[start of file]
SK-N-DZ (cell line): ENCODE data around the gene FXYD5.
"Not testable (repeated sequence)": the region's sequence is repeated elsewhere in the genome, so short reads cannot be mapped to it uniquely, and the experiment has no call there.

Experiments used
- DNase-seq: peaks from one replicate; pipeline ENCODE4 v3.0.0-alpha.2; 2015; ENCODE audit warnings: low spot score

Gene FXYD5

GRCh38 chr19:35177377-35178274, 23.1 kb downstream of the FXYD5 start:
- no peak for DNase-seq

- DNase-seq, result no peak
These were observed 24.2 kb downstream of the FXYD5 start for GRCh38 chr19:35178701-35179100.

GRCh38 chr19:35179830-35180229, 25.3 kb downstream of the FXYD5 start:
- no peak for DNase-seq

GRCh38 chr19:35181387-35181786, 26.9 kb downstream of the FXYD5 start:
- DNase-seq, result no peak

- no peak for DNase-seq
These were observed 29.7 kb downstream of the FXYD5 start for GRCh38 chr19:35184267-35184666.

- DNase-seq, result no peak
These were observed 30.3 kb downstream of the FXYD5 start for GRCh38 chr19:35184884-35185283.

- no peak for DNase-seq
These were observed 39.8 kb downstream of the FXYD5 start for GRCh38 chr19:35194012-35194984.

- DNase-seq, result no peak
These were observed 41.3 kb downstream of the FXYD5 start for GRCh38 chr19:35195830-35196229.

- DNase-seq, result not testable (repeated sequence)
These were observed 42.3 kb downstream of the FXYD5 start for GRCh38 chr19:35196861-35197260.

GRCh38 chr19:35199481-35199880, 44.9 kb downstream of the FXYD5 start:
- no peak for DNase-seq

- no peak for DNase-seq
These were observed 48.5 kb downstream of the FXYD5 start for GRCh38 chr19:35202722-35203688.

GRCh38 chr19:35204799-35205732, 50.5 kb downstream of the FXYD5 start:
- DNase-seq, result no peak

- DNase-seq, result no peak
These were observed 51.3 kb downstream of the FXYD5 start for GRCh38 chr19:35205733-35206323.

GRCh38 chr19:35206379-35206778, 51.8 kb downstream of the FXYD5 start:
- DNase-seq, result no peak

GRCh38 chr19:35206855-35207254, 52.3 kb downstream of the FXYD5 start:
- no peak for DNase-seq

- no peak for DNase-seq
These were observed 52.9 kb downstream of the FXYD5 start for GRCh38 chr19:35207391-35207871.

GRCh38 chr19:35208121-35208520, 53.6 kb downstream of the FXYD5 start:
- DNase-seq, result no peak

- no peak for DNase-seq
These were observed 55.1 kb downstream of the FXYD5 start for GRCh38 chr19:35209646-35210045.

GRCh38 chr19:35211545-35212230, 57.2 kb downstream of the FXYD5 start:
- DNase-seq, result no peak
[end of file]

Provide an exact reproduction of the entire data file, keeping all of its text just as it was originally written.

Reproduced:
SK-N-DZ (cell line): ENCODE data around the gene FXYD5.
"Not testable (repeated sequence)": the region's sequence is repeated elsewhere in the genome, so short reads cannot be mapped to it uniquely, and the experiment has no call there.

Experiments used
- DNase-seq: peaks from one replicate; pipeline ENCODE4 v3.0.0-alpha.2; 2015; ENCODE audit warnings: low spot score

Gene FXYD5

GRCh38 chr19:35177377-35178274, 23.1 kb downstream of the FXYD5 start:
- no peak for DNase-seq

- DNase-seq, result no peak
These were observed 24.2 kb downstream of the FXYD5 start for GRCh38 chr19:35178701-35179100.

GRCh38 chr19:35179830-35180229, 25.3 kb downstream of the FXYD5 start:
- no peak for DNase-seq

GRCh38 chr19:35181387-35181786, 26.9 kb downstream of the FXYD5 start:
- DNase-seq, result no peak

- no peak for DNase-seq
These were observed 29.7 kb downstream of the FXYD5 start for GRCh38 chr19:35184267-35184666.

- DNase-seq, result no peak
These were observed 30.3 kb downstream of the FXYD5 start for GRCh38 chr19:35184884-35185283.

- no peak for DNase-seq
These were observed 39.8 kb downstream of the FXYD5 start for GRCh38 chr19:35194012-35194984.

- DNase-seq, result no peak
These were observed 41.3 kb downstream of the FXYD5 start for GRCh38 chr19:35195830-35196229.

- DNase-seq, result not testable (repeated sequence)
These were observed 42.3 kb downstream of the FXYD5 start for GRCh38 chr19:35196861-35197260.

GRCh38 chr19:35199481-35199880, 44.9 kb downstream of the FXYD5 start:
- no peak for DNase-seq

- no peak for DNase-seq
These were observed 48.5 kb downstream of the FXYD5 start for GRCh38 chr19:35202722-35203688.

GRCh38 chr19:35204799-35205732, 50.5 kb downstream of the FXYD5 start:
- DNase-seq, result no peak

- DNase-seq, result no peak
These were observed 51.3 kb downstream of the FXYD5 start for GRCh38 chr19:35205733-35206323.

GRCh38 chr19:35206379-35206778, 51.8 kb downstream of the FXYD5 start:
- DNase-seq, result no peak

GRCh38 chr19:35206855-35207254, 52.3 kb downstream of the FXYD5 start:
- no peak for DNase-seq

- no peak for DNase-seq
These were observed 52.9 kb downstream of the FXYD5 start for GRCh38 chr19:35207391-35207871.

GRCh38 chr19:35208121-35208520, 53.6 kb downstream of the FXYD5 start:
- DNase-seq, result no peak

- no peak for DNase-seq
These were observed 55.1 kb downstream of the FXYD5 start for GRCh38 chr19:35209646-35210045.

GRCh38 chr19:35211545-35212230, 57.2 kb downstream of the FXYD5 start:
- DNase-seq, result no peak